MEDIA chat, a live interactive session between those in government and the citizens, indeed started in Nigeria with the administration of former President Olusegun Obasanjo. It was an innovation in governance, especially in this part of the world, where the gap between the government and the governed is as wide as the Atlantic Ocean.
It was no wonder that people welcomed it with unlimited enthusiasm and high hope that it could, to a large extent, bridge this gulf and offer them a pseudo-direct participation in governance by asking critical questions as to how their lives are being affected through the policies and programmes of the government.
Indeed, Media chat is supposed to be a mini-Village Square meeting or mini-people’s parliament where issues of common interest are raised and discussed passionately without any fear or hindrance. During chief Obasanjo’s reign (1999 – 2007), a number of such sessions gave very few privilege Nigerians access to their president.
In the last 14 months of serving duly elected president of Nigeria, Dr. Goodluck Jonathan has had two media chat sessions.
From Obasanjo to Jonathan, the media chat were nothing but a monologue. Participation by Nigerians was highly restricted, questions were not only evaded, the language, at times, was contemptuous and laced with disdain for ordinary Nigerians who the forum was supposed to have been arranged for. If from the definition of the presidency, a people-oriented Media Chat is not possible, Osun State Governor, Ogbeni Rauf Adesoji Aregbesola has put a lie to this in a recent media chat he organized in the state capital Osogbo, which was televised all over the world.
Tagged, Ogbeni Till Day Break, the session was was not only unique, but it has given birth to a new template of bonding with the electorate. Besides, it has also placed the governor as a new phenomenon in governance. This is because the conceptualization of the forum was not just un-paralleled, not just in Nigeria, but probably in Africa, glaring was the scientific approach adopted ensuring that everybody that was so interested could easily participate; where you had no intention to participate, you could be hooked on un-consciously. All the state’s three television stations (OSBC TV, Osogbo; New Dawn TV, Ibokun; and Reality TV, Iwo) and its two radio outfits gave a live broadcast of the show.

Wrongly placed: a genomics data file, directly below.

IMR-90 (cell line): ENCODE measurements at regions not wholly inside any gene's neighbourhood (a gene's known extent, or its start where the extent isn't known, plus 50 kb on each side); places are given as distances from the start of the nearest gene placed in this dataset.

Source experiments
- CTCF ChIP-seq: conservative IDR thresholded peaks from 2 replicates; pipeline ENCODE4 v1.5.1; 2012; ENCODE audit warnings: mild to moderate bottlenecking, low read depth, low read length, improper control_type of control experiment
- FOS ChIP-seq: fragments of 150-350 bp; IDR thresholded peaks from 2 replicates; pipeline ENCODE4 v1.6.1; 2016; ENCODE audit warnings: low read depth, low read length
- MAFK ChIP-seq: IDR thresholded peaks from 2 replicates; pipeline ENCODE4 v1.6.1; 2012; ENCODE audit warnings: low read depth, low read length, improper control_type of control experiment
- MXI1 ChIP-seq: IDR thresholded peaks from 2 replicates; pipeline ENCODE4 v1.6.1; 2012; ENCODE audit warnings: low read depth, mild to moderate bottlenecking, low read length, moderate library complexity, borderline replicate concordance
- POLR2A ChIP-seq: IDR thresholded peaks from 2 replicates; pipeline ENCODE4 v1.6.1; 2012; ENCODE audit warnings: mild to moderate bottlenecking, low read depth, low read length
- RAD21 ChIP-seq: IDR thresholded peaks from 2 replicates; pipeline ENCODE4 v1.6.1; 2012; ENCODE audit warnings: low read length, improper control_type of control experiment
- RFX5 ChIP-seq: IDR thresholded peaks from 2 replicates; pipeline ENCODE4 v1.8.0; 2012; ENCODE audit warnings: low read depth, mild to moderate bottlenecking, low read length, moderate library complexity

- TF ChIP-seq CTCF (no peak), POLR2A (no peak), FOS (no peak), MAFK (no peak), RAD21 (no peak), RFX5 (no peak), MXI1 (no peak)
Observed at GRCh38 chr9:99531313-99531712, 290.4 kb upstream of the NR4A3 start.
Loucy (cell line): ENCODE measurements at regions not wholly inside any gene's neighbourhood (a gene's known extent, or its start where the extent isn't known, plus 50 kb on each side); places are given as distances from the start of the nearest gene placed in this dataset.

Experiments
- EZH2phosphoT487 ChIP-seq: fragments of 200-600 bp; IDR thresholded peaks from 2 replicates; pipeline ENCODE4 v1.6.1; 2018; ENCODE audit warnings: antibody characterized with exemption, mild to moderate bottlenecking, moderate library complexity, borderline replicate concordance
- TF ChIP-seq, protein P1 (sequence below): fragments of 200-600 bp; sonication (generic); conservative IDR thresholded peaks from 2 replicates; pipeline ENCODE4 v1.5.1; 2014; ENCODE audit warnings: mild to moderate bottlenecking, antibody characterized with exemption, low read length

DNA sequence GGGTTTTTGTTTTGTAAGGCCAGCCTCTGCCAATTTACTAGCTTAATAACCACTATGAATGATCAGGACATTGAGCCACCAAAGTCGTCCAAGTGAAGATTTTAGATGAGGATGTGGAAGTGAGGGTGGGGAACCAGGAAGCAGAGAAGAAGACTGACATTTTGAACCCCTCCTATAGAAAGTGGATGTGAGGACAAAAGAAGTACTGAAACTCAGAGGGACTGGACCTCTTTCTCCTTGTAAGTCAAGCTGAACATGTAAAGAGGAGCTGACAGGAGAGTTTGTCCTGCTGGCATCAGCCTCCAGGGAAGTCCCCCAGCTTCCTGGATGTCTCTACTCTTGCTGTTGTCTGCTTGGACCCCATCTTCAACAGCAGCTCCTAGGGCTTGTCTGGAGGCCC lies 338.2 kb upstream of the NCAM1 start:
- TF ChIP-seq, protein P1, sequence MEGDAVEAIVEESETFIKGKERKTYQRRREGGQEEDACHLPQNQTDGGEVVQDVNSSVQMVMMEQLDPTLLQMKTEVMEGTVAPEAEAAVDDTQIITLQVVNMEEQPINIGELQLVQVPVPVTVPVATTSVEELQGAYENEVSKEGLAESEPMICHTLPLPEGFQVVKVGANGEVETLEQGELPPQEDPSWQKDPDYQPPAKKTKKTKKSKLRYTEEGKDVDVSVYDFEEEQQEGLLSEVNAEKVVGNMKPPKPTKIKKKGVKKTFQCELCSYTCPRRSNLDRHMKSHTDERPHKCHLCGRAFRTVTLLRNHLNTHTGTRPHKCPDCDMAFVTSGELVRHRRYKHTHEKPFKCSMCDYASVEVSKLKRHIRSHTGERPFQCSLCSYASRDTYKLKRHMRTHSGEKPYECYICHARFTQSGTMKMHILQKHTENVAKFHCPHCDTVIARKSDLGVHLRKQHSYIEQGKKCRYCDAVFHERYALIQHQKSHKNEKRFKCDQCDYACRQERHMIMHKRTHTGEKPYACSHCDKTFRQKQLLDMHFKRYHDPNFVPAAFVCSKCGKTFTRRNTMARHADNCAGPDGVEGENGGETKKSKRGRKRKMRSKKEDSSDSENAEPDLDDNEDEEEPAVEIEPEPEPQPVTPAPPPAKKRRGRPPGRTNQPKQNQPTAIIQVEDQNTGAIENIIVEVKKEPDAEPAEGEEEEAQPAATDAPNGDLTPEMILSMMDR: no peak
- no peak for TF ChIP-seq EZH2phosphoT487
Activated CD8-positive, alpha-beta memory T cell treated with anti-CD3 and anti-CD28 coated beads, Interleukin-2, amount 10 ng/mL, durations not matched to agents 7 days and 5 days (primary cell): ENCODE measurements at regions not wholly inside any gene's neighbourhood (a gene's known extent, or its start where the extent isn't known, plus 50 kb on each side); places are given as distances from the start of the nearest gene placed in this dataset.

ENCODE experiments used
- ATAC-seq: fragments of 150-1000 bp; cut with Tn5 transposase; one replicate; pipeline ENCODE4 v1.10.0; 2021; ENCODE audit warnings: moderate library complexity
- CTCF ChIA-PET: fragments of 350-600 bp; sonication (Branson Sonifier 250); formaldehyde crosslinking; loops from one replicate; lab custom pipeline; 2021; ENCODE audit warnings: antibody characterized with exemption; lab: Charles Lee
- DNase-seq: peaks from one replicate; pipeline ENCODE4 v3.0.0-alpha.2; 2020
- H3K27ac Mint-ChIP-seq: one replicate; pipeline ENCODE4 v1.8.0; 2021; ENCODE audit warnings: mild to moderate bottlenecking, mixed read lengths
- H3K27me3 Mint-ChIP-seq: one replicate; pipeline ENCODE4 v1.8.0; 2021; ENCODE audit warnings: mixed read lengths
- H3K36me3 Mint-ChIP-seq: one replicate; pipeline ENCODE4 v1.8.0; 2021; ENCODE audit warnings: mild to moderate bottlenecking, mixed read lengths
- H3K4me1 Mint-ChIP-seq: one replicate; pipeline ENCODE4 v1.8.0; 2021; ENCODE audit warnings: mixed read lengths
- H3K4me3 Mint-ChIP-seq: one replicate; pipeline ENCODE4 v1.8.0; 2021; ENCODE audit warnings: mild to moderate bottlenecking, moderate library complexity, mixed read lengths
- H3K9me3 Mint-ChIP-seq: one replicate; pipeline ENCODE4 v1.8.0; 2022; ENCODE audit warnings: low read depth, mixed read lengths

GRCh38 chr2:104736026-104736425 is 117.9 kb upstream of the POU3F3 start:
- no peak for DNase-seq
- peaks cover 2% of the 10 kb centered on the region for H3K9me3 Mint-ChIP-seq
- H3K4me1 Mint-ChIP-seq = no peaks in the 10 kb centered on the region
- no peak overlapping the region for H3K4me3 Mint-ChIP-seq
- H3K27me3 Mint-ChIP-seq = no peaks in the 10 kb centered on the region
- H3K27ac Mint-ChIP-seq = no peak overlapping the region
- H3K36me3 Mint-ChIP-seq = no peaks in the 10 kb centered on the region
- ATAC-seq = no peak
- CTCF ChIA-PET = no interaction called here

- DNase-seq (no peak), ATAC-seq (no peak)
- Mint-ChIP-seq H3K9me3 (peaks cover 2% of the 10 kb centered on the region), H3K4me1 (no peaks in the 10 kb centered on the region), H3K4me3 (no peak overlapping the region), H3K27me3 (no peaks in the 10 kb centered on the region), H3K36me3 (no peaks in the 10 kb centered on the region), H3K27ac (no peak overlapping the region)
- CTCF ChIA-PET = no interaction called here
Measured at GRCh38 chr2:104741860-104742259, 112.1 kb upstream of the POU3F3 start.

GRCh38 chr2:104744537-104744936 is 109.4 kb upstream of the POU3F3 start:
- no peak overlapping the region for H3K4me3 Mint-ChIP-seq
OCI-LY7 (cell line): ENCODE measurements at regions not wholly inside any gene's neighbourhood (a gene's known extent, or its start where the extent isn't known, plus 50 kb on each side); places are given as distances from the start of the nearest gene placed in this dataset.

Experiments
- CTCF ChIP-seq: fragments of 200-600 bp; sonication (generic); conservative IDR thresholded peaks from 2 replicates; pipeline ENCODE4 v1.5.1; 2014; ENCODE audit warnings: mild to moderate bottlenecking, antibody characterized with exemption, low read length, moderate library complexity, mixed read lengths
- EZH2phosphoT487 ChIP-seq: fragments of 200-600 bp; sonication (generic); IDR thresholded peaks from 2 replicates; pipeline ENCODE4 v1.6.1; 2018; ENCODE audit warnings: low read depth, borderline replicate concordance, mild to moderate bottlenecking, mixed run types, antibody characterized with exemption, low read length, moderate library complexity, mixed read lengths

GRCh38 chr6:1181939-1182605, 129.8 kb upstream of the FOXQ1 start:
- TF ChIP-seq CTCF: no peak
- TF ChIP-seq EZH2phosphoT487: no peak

In effect, what it means is that if you were in Osun State that day, and you tuned to any of the state broadcasting stations, what you were going to get was the media chat. If you could escape it on the state’s broadcasting station, you might not likely to be able to totally escape it as some broadcasting stations outside Osun, hooked on to the show throughout the duration.
These stations were Lagos State Television, which now has a global reach and the privately owned Television Continental. As if that was not enough to make most people conscious and un-conscious participant, the show was also run live on DStv.
With the programme, which he promised would be quarterly, the governor did not only set the pace, he had indeed raised the template, he had set probably a world record of staging a Media Chat that lasted for seven hours and 12 minutes. The programme started at exactly 10.10 p.m. and ended at 5.22 a.m. the following day. There was only 30 minutes of cultural-musical interlude, where the governor danced and broke a record that would have in the old Oyo Empire earned him an instant wife.
From Obasanjo to Jonathan, the record never exceeded two hours. The Ogbeni media chat had another record of receiving 40 telephone participation-calls, 500 e-mail of questions and 2,185 missed calls. This was no doubt a record that is incomparable with the record of number of callers in all the Presidential Media Chats staged from 1999 till date. The last and recent one by President Jonathan had an abysmal record of less than three callers.
The significance of the over seven hours duration was that those who had slept before the commencement of the show indeed woke up the following day to still meet it, just as those who came in late in the night met it. Another feature of the Osogbo package is that it was not a close-panel show, where less than five selected journalists, including the anchor-man dominated the presidential show for more than 95 per cent.
In the Ogbeni’s show, there were three categories of journalist-participants. There were journalists who were based in the state, correspondents representing the various media houses in the country. There were journalists invited from outside Osun State, particularly from Lagos, where majority of newspapers are based.
There were also correspondents of some international media houses. Among these were BBC and a South African-based TV station. Talking about openness of the show, it was held at the main auditorium of the Centre for Black Culture and International Understanding (CBCIU) in Osogbo, which has capacity for over 1,500 seated-participants. The seats were fully occupied while so many others had to find places to stand. It was a People Assembly, not just a Media Chat.
Apart from the journalists, who numbered over 30, a sizeable number of the listener-participant audience asked various questions. Indeed, it was not only Ogbeni that was awake, the state was literally awake from dusk till dawn reflecting its title, … till day break.
And the credibility of the programme could be deduced from the governor’s refrain: “ask me question, probe me, judge me.”
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